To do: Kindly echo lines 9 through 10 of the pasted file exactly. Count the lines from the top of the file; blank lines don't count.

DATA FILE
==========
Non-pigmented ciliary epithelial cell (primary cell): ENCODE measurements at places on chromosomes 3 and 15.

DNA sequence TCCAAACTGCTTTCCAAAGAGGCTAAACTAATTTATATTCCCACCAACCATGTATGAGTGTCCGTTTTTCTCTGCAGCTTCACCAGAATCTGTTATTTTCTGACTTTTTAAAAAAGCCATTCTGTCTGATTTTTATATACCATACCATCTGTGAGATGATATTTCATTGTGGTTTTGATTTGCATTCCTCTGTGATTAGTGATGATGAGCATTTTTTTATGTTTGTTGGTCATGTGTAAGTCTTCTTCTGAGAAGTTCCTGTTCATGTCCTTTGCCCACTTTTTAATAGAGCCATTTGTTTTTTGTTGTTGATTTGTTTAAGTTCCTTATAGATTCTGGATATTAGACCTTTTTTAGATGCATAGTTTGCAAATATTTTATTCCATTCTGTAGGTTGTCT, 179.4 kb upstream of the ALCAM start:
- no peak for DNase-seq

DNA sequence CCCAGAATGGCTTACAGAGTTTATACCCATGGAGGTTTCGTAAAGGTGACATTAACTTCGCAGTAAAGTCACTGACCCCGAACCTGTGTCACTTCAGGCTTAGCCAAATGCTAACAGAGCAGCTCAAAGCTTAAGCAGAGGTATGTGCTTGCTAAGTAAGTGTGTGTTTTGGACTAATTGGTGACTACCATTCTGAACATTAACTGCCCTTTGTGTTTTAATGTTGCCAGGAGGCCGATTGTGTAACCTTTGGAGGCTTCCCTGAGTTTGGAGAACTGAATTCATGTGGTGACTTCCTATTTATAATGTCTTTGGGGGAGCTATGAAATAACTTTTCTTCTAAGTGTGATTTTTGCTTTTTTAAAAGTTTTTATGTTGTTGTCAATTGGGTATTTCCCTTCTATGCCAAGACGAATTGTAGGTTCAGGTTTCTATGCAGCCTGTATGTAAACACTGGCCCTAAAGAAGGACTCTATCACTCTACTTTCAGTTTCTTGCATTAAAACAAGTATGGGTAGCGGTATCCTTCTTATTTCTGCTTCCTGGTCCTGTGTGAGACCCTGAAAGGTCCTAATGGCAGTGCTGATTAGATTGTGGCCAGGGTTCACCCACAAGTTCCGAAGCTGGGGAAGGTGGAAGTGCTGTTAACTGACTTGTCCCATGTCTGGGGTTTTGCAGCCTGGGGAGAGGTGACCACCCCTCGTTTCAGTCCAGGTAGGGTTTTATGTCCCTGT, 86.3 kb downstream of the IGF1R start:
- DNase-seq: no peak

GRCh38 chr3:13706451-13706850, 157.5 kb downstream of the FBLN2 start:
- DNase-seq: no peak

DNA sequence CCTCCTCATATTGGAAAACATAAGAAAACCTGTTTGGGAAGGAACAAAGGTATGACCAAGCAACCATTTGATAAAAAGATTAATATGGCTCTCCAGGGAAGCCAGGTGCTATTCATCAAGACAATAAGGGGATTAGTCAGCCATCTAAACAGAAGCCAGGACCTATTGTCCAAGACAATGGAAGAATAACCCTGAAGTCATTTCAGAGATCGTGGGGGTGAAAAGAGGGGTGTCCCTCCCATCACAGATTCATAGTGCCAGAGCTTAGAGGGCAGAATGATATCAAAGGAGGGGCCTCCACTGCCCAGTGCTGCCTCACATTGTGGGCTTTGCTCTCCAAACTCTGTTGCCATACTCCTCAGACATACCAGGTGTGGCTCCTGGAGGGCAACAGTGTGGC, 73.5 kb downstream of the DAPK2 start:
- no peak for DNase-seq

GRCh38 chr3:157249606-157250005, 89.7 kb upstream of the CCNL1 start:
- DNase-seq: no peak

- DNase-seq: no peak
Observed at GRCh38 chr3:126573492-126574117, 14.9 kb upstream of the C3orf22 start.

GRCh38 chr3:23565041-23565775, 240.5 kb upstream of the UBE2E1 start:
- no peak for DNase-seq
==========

- no peak for DNase-seq

GRCh38 chr3:157249606-157250005, 89.7 kb upstream of the CCNL1 start: